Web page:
Pregnancy centers and anti-choice candidates, unfunded abortion clinics: if the political milieu has not invested as heavily as it has in the United States, the anti-abortion movement remains very present in Canada and Quebec. Overview of an ideology that works in the shadows but has some very real implications for the lives of Canadian women.
In New Brunswick, abortions are only paid for by the government if they are performed in a hospital. The policy, which is unique in the country, led to the closure of the last abortion clinic in the province in 2020, leaving women only to three hospitals for an abortion.
“In places in Canada where access to abortion has been restricted, this is partly due to the reluctance of certain elected officials or their anti-choice opinions,” claims Executive Director of the Coalition for Abortion Rights in Canada, Joyce Arthur.
Arriving in Vancouver, she doesn’t believe abortion rights are under as threatened in Canada as they are in the United States, where a document leaked by media Politico on Monday night lays out a draft Supreme Court decision overturning the ban deer v. wade, which protects American women’s right to abortion. But according to Mme Arthur, the anti-abortion movement in Canada, “can do a lot of damage through stigma and misinformation, and create an atmosphere of silence around abortion.”
Although less radical than in the USA, this ideology also invites itself into politics. According to an October 2021 poll conducted by the Abortion Rights Coalition of Canada, 74% of the Conservative Party of Canada (CPC) caucuses oppose abortion. And of the 159 members of the Liberal Party, five oppose the election or have expressed positions along those lines in the past.
The CCP leadership also sent a note to its lawmakers on Tuesday, urging them not to comment on the leak of the Supreme Court document while the party is in the midst of a leadership race. As the only woman in the running among the six contenders, Leslyn Lewis is also the only openly anti-choice candidate. “In a way, it’s good that Conservatives are afraid to speak out on this issue, as it demonstrates the strength of our pro-choice policies,” Arthur said.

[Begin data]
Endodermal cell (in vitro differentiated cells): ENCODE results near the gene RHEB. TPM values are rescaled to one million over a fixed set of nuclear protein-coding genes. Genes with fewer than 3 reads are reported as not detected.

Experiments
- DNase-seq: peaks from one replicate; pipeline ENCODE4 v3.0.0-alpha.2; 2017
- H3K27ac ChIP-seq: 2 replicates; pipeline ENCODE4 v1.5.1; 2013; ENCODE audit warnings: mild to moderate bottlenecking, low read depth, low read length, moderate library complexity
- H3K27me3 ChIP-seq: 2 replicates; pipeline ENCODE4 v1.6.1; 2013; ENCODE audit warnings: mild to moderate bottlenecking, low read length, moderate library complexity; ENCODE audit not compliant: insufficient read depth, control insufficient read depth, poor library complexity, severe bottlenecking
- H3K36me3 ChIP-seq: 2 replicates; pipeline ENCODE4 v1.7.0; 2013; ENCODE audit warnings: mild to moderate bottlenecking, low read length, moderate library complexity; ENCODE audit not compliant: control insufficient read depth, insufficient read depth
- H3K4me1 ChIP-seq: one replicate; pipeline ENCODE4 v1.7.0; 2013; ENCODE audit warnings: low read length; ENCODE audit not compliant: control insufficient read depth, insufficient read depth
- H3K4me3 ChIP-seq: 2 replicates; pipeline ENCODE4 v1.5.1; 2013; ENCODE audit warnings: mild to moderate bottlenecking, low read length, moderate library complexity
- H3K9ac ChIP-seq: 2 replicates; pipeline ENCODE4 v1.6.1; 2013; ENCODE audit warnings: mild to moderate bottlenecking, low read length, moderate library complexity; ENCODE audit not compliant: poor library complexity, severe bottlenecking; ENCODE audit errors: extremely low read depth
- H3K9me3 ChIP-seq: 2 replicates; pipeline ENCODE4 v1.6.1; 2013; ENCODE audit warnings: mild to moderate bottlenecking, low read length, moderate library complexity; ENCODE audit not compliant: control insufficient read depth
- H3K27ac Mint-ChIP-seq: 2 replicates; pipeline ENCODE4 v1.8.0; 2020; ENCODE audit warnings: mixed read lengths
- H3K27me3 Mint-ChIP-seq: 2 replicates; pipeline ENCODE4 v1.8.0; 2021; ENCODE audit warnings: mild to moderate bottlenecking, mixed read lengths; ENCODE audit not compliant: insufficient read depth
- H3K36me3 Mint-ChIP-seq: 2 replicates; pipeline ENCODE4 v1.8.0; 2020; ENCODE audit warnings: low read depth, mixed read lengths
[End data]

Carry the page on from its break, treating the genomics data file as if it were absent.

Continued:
She still points to the involvement of certain anti-abortion groups in the leadership race, including one of the country’s largest, the Campaign Life Coalition, which offered Leslyn Lewis its support. Mme Arthur says these groups mobilize on behalf of anti-choice candidates and in return “expect them to take action. [pour restreindre le droit à l’avortement] She regrets that such groups contributed in particular to the election of Andrew Scheer and Erin O’Toole to chair the CPC, as well as Doug Ford to the premiership of Ontario.
It should be noted that during the last election campaign Prime Minister Justin Trudeau promised to regulate access to abortion services under Canada’s Health Care Act. A promise that has not been fulfilled to this day.
Quebec not left out
Last February, Quebec Conservative Party leader Éric Duhaime presented an anti-abortion candidate for the next provincial elections, which Dright Roy Eappen. The latter said he didn’t want to legislate on the issue but wanted to talk to people to “change their minds”.
The anti-abortion movement in Quebec is also present in anti-choice pregnancy centers which, under neutral guise, discourage the women they consult from resorting to abortion. According to the Federation of Quebec for planning births, between 15 and 30 would be active in the territory.
In February, an Urbania investigation found that two CAQ MPs had funded such centers. The Minister for the Status of Women, Isabelle Charest, then invoked “credulous error” to justify this funding.
Proof, according to the director of the pro-choice organization Grossesse-Secours in Montreal, Josiane Robert, that “we are not immune to it”. For her, the battle is far from won: “We must continue to mention that abortion is a fundamental, legal and secure right.”
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